Decapod401 is offline   Reply With Quote
Old 11-08-2016, 02:05 PM   #20
Joseph Cermak
Senior Member
 
Join Date: Aug 2016
Location: Cleveland, Rochester, Erie
Posts: 344
Default

Quote:
Originally Posted by Decapod401 View Post
You state that you're a beginner and that you want to learn, but here is an attitude that indicates that you think that you know better than the people that you are asking to teach you. As a beginner, you should stick to the rules, bending them only as you become more proficient. The rule of thirds goes hand in hand with successful composition, and I would bet that well over 90% of the most successful images on RP follow the ROT.
The point of what I wa saying is that I'm not going to change what I personally like and "shoot for RP." I shoot compositions I find interesting, I shoot on cloudy overcast days, I shoot common power etc etc. I was in no way implying I don't want to learn, but composition is subjective, and I like what I like and shoot for that. I have plenty of things that follow the rule of thirds to the exact that still get rejected for composition (rule of thirds), as well as images with a centered subject that get the same rejection for a purely subjective reason. For example:
http://www.railpictures.net/viewreje...48&key=3725791
http://www.railpictures.net/viewreje...36&key=5024232
http://www.railpictures.net/viewreje...29&key=4685382

You are correct in that I know that the screening is not blind, but to me it seems like that is the way it should be, just an opinion though.

There may be a few nonstandard aspect ratios, but if there were then it was not intentional.

With John's comments, I just think that there is a difference between "far from what is expected" and "not able to get to the point of acceptance," which the PAQ is not helpful for learning from.
Joseph Cermak is offline   Reply With Quote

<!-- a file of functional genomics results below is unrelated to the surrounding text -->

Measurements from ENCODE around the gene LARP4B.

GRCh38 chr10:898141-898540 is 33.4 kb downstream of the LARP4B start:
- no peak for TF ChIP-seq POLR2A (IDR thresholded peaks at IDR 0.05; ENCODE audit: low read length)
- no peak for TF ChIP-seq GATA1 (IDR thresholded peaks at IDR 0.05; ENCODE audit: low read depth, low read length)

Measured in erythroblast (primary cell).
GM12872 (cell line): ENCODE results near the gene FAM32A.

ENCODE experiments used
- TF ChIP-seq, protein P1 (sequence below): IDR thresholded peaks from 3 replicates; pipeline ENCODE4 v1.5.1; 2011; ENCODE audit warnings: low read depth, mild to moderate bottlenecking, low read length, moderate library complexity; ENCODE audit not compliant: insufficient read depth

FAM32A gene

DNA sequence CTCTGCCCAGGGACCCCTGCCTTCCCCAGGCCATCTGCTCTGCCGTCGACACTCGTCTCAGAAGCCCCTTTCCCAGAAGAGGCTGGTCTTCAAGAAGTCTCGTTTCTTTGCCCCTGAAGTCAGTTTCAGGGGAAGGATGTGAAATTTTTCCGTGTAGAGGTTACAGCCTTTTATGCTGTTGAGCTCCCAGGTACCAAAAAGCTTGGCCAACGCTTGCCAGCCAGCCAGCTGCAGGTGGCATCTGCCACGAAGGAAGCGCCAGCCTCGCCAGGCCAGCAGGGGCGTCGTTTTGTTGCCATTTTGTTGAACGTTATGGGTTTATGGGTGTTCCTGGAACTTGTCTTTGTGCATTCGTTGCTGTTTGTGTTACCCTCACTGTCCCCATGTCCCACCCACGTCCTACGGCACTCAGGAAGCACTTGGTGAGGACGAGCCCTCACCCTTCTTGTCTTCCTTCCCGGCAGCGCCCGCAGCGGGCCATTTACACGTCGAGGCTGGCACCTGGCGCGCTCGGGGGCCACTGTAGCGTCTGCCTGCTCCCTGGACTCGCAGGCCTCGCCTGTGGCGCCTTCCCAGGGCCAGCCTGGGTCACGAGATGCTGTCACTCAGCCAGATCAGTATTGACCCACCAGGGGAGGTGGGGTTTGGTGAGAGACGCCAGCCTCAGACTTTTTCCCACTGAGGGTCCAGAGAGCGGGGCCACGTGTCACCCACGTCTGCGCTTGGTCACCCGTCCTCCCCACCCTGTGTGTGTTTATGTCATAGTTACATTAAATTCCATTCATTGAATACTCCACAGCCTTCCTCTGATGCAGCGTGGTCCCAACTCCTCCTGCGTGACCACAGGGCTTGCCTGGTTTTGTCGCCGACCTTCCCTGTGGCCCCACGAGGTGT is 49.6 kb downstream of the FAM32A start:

Old 11-08-2016, 02:08 PM   #21
JRMDC
Senior Member
 
JRMDC's Avatar
 
Join Date: Nov 2006
Posts: 11,201
Default

16:9 is extremely wide for RP tastes; that format is frequently going to result in a rejection
__________________
My RP pix are here.
My Flickr pix are here.

My commentaries on rail pictures are in my blog.

RP Photo Albums:
Cabooses
Engine Details
Farm and Train
Plumes!
Railroad Details
Signal Details
Switchstand Shots
JRMDC is offline   Reply With Quote
Old 11-08-2016, 02:09 PM   #22
JRMDC
Senior Member
 
JRMDC's Avatar
 
Join Date: Nov 2006
Posts: 11,201
Default

Quote:
Originally Posted by Decapod401 View Post
You just started another thread in which you linked eighteen rejections from one week. Are you really learning from these rejections, or are you just shotgunning the site with submissions that you hope will stick? John is right in his comment that you need to be more selective, and in several respects. First, for your own sake, it is suspected by many contributors to the forums that the screeners will judge based on past experience. You can quickly get a reputation for sub-par submissions, and they will tend to reject material that another photographer may get accepted. Second, you've had enough rejections now to see what it is that causes rejections. You need to start being critical of your own photos before you submit them.